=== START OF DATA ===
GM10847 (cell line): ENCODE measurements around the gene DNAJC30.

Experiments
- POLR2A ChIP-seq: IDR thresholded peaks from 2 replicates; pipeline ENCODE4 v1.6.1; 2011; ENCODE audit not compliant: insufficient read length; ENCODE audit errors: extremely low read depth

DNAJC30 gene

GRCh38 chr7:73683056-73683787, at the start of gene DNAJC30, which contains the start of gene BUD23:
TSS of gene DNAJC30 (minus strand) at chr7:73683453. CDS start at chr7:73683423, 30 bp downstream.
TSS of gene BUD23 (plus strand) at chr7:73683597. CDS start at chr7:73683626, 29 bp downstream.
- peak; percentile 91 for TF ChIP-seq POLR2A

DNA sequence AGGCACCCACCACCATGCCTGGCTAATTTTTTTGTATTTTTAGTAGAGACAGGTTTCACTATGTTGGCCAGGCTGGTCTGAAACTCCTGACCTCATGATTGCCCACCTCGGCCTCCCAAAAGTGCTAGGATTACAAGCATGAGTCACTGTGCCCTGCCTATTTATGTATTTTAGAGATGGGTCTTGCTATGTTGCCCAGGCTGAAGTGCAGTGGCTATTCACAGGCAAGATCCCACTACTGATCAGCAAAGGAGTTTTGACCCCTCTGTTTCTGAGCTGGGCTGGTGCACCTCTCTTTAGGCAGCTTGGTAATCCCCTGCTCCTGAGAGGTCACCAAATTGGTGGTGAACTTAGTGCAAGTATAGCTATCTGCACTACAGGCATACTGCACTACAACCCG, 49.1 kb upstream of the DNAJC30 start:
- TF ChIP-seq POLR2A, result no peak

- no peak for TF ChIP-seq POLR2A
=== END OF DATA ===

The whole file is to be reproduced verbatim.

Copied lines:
GM10847 (cell line): ENCODE measurements around the gene DNAJC30.

Experiments
- POLR2A ChIP-seq: IDR thresholded peaks from 2 replicates; pipeline ENCODE4 v1.6.1; 2011; ENCODE audit not compliant: insufficient read length; ENCODE audit errors: extremely low read depth

DNAJC30 gene

GRCh38 chr7:73683056-73683787, at the start of gene DNAJC30, which contains the start of gene BUD23:
TSS of gene DNAJC30 (minus strand) at chr7:73683453. CDS start at chr7:73683423, 30 bp downstream.
TSS of gene BUD23 (plus strand) at chr7:73683597. CDS start at chr7:73683626, 29 bp downstream.
- peak; percentile 91 for TF ChIP-seq POLR2A

DNA sequence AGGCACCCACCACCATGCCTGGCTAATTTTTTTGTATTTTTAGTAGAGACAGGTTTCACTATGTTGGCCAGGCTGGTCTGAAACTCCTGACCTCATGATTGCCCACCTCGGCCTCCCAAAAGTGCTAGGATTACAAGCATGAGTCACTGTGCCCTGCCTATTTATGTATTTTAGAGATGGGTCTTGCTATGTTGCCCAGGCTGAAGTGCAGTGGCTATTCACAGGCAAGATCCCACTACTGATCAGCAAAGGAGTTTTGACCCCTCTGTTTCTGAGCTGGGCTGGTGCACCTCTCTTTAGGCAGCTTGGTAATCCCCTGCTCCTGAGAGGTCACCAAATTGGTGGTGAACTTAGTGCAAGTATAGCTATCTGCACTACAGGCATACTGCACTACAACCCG, 49.1 kb upstream of the DNAJC30 start:
- TF ChIP-seq POLR2A, result no peak

- no peak for TF ChIP-seq POLR2A